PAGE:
Chia Seeds

Lately I’ve been adding chia seeds to a lot of my smoothies. They have a very neutral flavor, and add a bit of creaminess/body. The primary reason for adding them though is their nutritional profile. First and foremost is their omega-3 fatty acid content, of which they have 2.4g/tablespoon, and they also have 3g/tablespoon of protein (according to the Nutrition Facts on the bag I have).

I recommend adding them to the blender before anything else, and it helps to have the blender dry, because otherwise some seeds will stick to the walls. It doesn’t make much difference, but once I’ve added them I often add 4-6 ounces of water so that they have a bit of time to soak as I prepare the rest of the ingredients.

Chia vs. Flax
One thing that I haven’t gotten to the bottom of yet is how they compare to flax seeds. Flax seeds have a similar nutritional profile and are cheaper. However, if I remember correctly flax seeds have a stronger flavor, so they don’t go with as many things (especially fruit-based smoothies).

I was turned off of flax seeds after reading that they have one of the highest concentrations of phytoestrogens. Phytoestrogens are plant-derived substances that when digested can mimic estrogen. Like many nutritional questions, there’s no iron-clad study that establishes whether they’re good or bad for us, but I figured I would try to avoid overdoing them. I previously read that chia seeds have much lower phytoestrogen levels than flax, but now that I go back to look for a solid reference I can’t find any evidence that that’s the case, and I’ve even seen an unreferenced claim that chia has more phytoestrogen than flax in the form of lignans. Because chia is relatively new to the mainstream modern diet, there’s not much published on them, so we’ll have to wait to know for sure.

I don’t usually put too much weight into this sort of thing, but there’s also the history of human consumption: flax was traditionally grown for its fiber and oil for nonfood purposes, while there’s a long history of Native Americans growing chia for food.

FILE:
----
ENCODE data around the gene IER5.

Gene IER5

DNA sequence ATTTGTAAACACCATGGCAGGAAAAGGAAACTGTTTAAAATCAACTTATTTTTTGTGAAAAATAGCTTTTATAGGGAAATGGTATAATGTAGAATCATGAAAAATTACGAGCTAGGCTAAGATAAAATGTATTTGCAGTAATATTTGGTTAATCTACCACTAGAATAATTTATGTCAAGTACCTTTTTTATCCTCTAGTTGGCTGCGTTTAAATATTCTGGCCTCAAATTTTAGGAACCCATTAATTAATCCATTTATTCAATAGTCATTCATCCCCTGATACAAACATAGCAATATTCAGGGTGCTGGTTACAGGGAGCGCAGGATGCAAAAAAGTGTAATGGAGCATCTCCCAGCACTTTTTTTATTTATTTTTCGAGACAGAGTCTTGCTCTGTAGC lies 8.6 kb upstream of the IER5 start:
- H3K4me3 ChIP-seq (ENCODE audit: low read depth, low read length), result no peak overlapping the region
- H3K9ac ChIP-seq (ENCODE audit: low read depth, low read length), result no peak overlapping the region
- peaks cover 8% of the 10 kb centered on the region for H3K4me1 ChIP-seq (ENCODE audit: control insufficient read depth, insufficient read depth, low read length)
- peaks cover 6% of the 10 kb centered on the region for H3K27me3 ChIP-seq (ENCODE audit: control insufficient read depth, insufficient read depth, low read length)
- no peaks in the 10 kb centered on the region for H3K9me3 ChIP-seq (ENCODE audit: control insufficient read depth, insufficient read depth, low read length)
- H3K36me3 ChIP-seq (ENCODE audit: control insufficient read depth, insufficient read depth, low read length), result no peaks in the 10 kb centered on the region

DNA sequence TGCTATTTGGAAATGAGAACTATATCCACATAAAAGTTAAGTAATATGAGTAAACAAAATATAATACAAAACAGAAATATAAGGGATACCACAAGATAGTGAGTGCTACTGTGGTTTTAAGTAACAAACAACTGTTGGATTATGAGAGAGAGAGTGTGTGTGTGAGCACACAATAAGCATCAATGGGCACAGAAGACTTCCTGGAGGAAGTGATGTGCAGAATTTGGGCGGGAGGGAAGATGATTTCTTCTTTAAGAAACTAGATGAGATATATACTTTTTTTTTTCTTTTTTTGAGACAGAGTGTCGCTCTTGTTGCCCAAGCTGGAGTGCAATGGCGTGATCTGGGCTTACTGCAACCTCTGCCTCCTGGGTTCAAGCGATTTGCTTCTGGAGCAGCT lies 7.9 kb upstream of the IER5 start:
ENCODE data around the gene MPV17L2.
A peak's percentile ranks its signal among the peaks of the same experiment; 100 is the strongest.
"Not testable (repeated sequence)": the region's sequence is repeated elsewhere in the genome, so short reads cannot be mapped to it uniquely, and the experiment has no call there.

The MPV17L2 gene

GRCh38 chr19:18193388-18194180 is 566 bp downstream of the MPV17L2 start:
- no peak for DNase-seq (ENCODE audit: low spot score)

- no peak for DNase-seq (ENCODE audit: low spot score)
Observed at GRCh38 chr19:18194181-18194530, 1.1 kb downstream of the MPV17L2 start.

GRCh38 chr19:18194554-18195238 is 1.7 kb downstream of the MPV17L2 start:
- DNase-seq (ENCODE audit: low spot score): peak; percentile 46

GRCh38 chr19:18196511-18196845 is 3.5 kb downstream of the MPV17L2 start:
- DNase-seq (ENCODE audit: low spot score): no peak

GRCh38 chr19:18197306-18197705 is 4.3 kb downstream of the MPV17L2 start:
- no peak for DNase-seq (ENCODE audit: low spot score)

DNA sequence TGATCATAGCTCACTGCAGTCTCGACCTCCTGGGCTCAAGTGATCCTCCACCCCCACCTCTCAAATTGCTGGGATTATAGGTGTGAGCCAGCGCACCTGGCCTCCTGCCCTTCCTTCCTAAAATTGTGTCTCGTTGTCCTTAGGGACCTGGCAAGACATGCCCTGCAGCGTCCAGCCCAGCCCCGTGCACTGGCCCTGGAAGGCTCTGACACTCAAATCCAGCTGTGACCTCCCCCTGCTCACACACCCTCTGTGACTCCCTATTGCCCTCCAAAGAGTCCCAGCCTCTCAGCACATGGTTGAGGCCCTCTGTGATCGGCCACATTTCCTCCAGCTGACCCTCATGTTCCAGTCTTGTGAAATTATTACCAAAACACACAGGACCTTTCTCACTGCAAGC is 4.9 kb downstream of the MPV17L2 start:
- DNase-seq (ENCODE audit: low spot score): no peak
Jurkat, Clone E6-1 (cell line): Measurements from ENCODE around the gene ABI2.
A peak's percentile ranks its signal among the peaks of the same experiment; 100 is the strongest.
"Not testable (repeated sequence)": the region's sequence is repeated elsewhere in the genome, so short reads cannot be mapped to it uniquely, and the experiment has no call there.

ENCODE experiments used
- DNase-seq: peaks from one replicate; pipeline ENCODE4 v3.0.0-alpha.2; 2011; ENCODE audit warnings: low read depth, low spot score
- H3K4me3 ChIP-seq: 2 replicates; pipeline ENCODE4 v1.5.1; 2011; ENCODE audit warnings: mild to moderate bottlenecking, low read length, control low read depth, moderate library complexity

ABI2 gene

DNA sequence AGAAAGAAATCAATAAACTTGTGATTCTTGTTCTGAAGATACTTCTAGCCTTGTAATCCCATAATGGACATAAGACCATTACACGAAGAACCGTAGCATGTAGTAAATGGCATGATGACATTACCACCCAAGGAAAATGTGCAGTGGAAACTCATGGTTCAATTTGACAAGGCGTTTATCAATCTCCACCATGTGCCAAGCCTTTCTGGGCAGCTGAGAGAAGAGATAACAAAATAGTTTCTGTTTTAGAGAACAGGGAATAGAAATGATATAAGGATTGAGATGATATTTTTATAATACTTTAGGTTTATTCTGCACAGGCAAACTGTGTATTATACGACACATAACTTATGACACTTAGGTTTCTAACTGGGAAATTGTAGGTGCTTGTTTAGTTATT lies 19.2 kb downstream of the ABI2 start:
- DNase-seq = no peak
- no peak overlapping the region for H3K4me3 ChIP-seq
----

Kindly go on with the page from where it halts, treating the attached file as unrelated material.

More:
I’ll also briefly mention hemp seeds, since they’re are often put in the same category as chia and flax. I bought a bag once, and I didn’t like their flavor. Also, their ratio of omega-3 to omega-6 fatty acids is not nearly as high as chia or flax, so that’s another strike against them. Plus they have the similar characteristic as flax of having been historically cultivated primarily for fibers, not food.

Chia seeds are a bit on the expensive side, but I’ve found them on for under $8/lb. Unfortunately I don’t see it for that price any more. I wonder if the chia craze spiked demand; maybe the prices will come back down once chia farmers respond by planting more. I’ll update this the next time I buy some with the best deal I find [pricing update here], though at current prices I might have to more seriously consider flax seeds. If you have a good source I’d like to hear about it.

I got the Nutiva organic ones, though I’m not sure how much difference organic makes on this product. One thing for sure is to get the whole seeds and not milled seeds or extracted oil. The intact seeds seal out oxygen to prevent the oils from oxidizing and going rancid (they have a shelf life of years), and the blender will take care of breaking them up anyway. White chia seeds are also available, but there doesn’t seem to be any reason to pay extra for them.

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Chia Seeds — 6 Comments

  1. Flax tastes and smells like linseed oil — because that’s what it is. To each his own on taste, but a real plus for chia is that you don’t have to grind it for it to be digestible. It sprinkles on anything and softens up pretty quickly if there’s any liquid.

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